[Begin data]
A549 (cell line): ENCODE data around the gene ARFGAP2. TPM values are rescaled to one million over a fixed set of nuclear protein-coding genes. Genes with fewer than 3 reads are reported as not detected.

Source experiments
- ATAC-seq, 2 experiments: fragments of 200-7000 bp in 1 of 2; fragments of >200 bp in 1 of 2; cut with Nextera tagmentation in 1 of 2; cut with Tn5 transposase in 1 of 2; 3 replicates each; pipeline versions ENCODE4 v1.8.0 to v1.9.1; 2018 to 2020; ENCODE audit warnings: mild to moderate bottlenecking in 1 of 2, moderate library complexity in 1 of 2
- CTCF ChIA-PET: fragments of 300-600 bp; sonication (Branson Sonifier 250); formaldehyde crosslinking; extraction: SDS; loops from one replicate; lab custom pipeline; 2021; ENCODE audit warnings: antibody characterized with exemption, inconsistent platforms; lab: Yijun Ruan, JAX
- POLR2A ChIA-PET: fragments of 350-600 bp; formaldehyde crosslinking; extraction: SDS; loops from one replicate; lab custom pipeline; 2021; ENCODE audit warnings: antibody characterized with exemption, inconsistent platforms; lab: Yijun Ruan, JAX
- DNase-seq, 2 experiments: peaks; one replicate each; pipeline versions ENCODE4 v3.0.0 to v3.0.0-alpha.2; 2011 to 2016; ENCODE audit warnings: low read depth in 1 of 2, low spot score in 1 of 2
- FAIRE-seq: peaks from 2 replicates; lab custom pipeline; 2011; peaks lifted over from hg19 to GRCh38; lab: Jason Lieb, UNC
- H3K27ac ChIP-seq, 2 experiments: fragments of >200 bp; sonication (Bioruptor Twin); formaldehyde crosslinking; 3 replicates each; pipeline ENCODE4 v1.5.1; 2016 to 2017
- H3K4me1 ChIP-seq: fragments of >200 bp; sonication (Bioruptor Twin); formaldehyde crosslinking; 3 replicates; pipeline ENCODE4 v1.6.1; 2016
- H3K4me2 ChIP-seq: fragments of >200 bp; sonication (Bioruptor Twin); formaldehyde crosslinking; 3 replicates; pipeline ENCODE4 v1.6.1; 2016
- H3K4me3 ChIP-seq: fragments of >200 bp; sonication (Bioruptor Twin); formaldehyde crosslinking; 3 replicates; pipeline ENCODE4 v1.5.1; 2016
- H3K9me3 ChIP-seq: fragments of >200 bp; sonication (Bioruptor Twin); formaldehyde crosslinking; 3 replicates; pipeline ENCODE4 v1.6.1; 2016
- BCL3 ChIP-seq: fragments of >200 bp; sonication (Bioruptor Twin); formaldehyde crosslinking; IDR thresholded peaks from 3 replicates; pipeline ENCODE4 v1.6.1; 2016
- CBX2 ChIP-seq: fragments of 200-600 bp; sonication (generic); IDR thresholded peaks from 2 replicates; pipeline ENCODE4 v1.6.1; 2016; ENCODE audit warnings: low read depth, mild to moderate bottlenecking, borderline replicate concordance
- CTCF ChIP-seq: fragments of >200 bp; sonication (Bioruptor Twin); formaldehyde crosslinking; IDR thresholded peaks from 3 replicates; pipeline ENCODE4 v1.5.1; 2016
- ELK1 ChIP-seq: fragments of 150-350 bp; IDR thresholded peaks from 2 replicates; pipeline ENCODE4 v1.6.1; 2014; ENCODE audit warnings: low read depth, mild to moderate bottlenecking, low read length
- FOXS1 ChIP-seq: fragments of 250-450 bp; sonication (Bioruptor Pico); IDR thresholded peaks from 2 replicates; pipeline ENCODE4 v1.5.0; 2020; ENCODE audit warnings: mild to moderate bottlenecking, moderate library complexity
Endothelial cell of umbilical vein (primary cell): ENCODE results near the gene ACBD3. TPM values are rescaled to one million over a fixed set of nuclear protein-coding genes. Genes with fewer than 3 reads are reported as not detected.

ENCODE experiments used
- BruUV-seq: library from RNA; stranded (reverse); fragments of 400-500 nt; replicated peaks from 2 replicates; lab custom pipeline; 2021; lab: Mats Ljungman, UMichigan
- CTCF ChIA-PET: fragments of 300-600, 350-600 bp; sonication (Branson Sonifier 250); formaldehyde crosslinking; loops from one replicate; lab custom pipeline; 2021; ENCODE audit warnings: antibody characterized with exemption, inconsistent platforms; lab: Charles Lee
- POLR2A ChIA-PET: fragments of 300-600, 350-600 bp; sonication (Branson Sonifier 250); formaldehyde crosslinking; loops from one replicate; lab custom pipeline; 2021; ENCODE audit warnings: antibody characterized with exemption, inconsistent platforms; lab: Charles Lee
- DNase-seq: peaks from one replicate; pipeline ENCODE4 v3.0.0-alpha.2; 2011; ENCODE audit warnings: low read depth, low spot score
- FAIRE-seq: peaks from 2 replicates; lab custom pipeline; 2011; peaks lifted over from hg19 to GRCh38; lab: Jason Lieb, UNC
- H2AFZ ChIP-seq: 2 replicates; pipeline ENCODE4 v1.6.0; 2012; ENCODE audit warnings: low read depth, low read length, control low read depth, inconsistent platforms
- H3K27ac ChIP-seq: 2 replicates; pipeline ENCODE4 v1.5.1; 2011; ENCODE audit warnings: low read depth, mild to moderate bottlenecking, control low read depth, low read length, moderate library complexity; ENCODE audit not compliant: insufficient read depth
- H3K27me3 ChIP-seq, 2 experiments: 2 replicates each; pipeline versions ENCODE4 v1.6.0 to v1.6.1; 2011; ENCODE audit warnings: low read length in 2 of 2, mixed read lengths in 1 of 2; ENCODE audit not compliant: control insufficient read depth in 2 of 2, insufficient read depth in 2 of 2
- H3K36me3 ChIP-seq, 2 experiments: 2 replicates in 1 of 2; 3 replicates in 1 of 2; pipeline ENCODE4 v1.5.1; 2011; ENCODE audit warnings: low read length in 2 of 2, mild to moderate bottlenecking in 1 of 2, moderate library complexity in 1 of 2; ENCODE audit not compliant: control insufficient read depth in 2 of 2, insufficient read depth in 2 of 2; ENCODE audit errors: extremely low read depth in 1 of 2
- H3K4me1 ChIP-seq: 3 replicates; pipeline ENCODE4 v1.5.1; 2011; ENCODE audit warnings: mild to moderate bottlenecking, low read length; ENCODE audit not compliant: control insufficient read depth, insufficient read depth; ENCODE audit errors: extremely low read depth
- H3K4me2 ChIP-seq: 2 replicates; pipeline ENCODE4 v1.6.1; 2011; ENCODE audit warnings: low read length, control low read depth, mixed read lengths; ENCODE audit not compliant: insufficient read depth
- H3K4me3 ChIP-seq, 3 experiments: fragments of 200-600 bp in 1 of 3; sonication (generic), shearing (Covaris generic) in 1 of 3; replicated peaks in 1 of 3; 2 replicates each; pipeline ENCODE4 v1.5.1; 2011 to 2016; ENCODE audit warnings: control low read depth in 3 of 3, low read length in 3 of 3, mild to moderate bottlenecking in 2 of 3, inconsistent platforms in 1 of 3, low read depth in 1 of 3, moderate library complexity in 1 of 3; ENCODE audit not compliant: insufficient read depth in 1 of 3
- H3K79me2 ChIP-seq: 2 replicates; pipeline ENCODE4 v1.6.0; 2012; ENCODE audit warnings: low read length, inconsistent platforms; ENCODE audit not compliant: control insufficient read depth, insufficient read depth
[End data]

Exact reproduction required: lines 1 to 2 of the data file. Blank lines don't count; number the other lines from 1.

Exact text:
A549 (cell line): ENCODE data around the gene ARFGAP2. TPM values are rescaled to one million over a fixed set of nuclear protein-coding genes. Genes with fewer than 3 reads are reported as not detected.

Source experiments